I have a smart contract which I might want to modify in future. Should I use self-destruct to destruct that contract and then deploy a new one? Or, should I make that contract upgradable to make changes in future? Which one is most feasible solution in terms of cost and other factors?
The cost is theoretically the same. It's really up to your own preference if you want the old contract to continue existing or not.
One benefit to using an upgrade-able contract is that it can store a reference to the new contract which could make it easier for someone to find the newer contract.
One downside to using an upgrade-able contract is that people may continue trying to use the old contract (which you may or may not have disabled functionality for) and that could be quite frustrating as a user.
This is how the contract updation would work if you used
Deploy a new version of the contract.
Manually migrate all state from the old one contract to the new one (which can be very expensive in terms of gas fees!)
Update all contracts that interacted with the old contract to use the address of the new one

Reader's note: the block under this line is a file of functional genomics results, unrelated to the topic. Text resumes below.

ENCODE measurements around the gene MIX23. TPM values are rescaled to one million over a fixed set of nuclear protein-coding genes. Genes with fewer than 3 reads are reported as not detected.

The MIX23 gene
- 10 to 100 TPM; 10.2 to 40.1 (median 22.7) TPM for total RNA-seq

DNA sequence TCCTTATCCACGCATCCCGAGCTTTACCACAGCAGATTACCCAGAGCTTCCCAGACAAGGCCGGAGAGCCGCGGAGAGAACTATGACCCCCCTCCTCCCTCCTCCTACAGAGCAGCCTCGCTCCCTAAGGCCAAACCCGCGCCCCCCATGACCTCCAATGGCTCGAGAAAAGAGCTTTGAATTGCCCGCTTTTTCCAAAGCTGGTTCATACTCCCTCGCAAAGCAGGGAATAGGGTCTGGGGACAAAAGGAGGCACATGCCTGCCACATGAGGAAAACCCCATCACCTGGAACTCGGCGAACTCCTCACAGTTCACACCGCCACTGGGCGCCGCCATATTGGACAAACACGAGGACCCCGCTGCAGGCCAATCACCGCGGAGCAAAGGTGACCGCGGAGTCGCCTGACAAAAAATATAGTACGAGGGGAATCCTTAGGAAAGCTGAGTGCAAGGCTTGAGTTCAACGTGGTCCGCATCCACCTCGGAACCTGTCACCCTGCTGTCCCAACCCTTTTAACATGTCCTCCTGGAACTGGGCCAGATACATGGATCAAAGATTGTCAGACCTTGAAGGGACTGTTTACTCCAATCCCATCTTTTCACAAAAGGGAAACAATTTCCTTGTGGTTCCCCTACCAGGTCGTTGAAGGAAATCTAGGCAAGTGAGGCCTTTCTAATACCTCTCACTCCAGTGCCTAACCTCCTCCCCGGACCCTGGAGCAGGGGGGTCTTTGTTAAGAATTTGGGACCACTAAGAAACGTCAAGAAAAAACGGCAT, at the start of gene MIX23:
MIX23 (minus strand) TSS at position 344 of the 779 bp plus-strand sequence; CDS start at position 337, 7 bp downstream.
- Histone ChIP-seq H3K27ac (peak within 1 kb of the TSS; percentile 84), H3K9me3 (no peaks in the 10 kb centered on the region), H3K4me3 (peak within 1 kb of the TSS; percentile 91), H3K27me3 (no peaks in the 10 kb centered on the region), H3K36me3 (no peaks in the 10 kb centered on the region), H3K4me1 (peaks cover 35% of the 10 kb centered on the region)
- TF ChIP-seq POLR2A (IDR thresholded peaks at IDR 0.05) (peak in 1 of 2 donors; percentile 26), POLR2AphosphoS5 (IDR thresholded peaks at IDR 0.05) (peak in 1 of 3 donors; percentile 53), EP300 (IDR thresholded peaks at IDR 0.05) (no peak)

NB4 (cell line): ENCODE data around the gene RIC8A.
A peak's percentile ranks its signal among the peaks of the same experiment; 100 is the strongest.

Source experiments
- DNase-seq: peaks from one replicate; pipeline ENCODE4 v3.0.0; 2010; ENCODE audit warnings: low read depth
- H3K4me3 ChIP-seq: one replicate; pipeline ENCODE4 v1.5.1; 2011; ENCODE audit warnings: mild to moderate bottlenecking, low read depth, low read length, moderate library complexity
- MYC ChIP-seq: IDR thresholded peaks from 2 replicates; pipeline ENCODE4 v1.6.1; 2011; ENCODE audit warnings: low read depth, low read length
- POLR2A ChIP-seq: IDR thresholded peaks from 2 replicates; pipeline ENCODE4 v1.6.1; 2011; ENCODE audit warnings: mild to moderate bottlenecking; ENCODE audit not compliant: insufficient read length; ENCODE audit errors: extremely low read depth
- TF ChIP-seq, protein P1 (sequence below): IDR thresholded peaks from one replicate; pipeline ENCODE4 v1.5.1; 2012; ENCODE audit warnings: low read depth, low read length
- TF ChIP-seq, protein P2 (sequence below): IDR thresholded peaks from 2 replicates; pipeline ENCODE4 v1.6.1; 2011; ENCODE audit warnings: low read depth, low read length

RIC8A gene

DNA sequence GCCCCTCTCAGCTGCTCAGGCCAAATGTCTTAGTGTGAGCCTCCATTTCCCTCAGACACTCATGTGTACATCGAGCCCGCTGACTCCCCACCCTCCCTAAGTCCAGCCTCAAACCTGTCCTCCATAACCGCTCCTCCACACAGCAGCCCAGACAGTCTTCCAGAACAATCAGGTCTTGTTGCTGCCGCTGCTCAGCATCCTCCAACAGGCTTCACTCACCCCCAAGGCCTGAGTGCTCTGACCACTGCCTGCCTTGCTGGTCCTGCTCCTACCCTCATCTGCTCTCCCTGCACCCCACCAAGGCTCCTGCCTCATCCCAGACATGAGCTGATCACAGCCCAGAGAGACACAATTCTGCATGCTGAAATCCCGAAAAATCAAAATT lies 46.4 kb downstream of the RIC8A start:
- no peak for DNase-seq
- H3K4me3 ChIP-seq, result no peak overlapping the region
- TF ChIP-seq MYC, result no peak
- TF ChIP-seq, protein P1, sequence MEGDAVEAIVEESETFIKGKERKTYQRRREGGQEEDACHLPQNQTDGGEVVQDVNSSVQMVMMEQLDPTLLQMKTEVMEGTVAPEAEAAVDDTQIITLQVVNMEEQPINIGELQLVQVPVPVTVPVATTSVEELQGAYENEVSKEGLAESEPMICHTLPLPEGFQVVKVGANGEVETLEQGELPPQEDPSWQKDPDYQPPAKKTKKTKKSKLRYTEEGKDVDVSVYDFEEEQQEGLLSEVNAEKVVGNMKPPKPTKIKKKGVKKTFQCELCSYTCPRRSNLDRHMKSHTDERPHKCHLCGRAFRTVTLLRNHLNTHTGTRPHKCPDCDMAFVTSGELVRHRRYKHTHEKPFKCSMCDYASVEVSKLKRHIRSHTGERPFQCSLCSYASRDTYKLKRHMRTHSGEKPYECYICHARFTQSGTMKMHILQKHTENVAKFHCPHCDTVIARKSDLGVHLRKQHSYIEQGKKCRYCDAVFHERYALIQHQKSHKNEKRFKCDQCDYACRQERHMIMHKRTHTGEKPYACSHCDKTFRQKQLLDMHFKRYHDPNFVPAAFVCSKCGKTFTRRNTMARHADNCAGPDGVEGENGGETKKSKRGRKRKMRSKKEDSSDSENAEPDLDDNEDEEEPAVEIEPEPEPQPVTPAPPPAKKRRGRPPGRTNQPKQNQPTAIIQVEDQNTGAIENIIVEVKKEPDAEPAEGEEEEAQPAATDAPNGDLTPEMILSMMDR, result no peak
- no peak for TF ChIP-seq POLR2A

Reach out to all your users and convince them to start using the new deployment (and handle both contracts being used simultaneously, as users are slow to migrate)
selfdestructthe old contract.
But if you use upgradable contracts, you can upgrade your contracts, keeping(preserving) the contract state (storage & balance) while keeping the same contract address.
So, in this sense, I think using
selfdestruct approach WILL COST YOU MUCH MORE than using upgradable contracts.
In case you would like to know how upgradable contracts work, and how you can wtite one easily, you can check out this post on smart contract versioning.
selfdestruct will remove all storage from the state, which isn't ideal if you might ever need it in future.
Upgradeable contracts can be established with a version flag and a pointer to the address of any new contracts after they are deprecated - you could also include a 'pause' function in your contract (with an
onlyOwner modifier to make sure nobody else pauses it) so once it has been deprecated the functions within the original contract no longer work.
We use a contract register on our private chain to keep an eye on the latest version of each contract - when updates are made the original contract is paused, its
latestVersion bool is set to false and
successorAddress is added to their register mapping entry to point towards the correct new version. Our contract register is also upgradeable, for additional resilience :)
There is plenty of in-depth coverage on this topic in this question